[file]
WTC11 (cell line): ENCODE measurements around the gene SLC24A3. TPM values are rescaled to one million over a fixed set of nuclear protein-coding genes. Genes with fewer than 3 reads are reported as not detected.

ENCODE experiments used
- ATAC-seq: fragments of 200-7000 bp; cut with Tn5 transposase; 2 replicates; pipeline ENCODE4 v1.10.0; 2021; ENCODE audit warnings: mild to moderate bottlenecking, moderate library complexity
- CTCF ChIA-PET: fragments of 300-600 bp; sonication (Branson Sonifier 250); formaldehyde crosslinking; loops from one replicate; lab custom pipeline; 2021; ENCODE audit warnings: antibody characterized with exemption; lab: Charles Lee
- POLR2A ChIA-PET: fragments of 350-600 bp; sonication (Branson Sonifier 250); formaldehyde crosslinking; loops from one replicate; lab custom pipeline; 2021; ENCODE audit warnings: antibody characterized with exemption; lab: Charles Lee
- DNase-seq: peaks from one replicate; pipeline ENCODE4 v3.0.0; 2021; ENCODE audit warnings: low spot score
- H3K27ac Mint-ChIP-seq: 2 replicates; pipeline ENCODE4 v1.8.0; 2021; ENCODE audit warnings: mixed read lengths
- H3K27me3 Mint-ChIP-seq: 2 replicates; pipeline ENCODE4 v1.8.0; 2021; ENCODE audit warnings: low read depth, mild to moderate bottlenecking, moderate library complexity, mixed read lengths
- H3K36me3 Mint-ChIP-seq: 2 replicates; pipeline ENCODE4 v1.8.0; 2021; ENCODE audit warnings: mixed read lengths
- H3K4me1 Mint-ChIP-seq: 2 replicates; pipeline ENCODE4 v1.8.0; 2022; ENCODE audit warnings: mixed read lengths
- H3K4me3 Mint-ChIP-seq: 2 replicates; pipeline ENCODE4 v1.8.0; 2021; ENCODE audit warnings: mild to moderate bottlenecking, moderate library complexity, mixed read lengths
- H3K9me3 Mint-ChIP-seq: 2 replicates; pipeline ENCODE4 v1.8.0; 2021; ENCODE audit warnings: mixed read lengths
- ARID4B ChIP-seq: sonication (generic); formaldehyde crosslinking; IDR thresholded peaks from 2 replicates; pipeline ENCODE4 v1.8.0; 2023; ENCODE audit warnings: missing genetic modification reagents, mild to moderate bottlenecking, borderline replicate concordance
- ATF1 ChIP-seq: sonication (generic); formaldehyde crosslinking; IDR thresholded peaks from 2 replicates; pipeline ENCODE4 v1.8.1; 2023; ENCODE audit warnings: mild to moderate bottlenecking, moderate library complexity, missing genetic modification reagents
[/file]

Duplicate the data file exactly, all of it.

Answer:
WTC11 (cell line): ENCODE measurements around the gene SLC24A3. TPM values are rescaled to one million over a fixed set of nuclear protein-coding genes. Genes with fewer than 3 reads are reported as not detected.

ENCODE experiments used
- ATAC-seq: fragments of 200-7000 bp; cut with Tn5 transposase; 2 replicates; pipeline ENCODE4 v1.10.0; 2021; ENCODE audit warnings: mild to moderate bottlenecking, moderate library complexity
- CTCF ChIA-PET: fragments of 300-600 bp; sonication (Branson Sonifier 250); formaldehyde crosslinking; loops from one replicate; lab custom pipeline; 2021; ENCODE audit warnings: antibody characterized with exemption; lab: Charles Lee
- POLR2A ChIA-PET: fragments of 350-600 bp; sonication (Branson Sonifier 250); formaldehyde crosslinking; loops from one replicate; lab custom pipeline; 2021; ENCODE audit warnings: antibody characterized with exemption; lab: Charles Lee
- DNase-seq: peaks from one replicate; pipeline ENCODE4 v3.0.0; 2021; ENCODE audit warnings: low spot score
- H3K27ac Mint-ChIP-seq: 2 replicates; pipeline ENCODE4 v1.8.0; 2021; ENCODE audit warnings: mixed read lengths
- H3K27me3 Mint-ChIP-seq: 2 replicates; pipeline ENCODE4 v1.8.0; 2021; ENCODE audit warnings: low read depth, mild to moderate bottlenecking, moderate library complexity, mixed read lengths
- H3K36me3 Mint-ChIP-seq: 2 replicates; pipeline ENCODE4 v1.8.0; 2021; ENCODE audit warnings: mixed read lengths
- H3K4me1 Mint-ChIP-seq: 2 replicates; pipeline ENCODE4 v1.8.0; 2022; ENCODE audit warnings: mixed read lengths
- H3K4me3 Mint-ChIP-seq: 2 replicates; pipeline ENCODE4 v1.8.0; 2021; ENCODE audit warnings: mild to moderate bottlenecking, moderate library complexity, mixed read lengths
- H3K9me3 Mint-ChIP-seq: 2 replicates; pipeline ENCODE4 v1.8.0; 2021; ENCODE audit warnings: mixed read lengths
- ARID4B ChIP-seq: sonication (generic); formaldehyde crosslinking; IDR thresholded peaks from 2 replicates; pipeline ENCODE4 v1.8.0; 2023; ENCODE audit warnings: missing genetic modification reagents, mild to moderate bottlenecking, borderline replicate concordance
- ATF1 ChIP-seq: sonication (generic); formaldehyde crosslinking; IDR thresholded peaks from 2 replicates; pipeline ENCODE4 v1.8.1; 2023; ENCODE audit warnings: mild to moderate bottlenecking, moderate library complexity, missing genetic modification reagents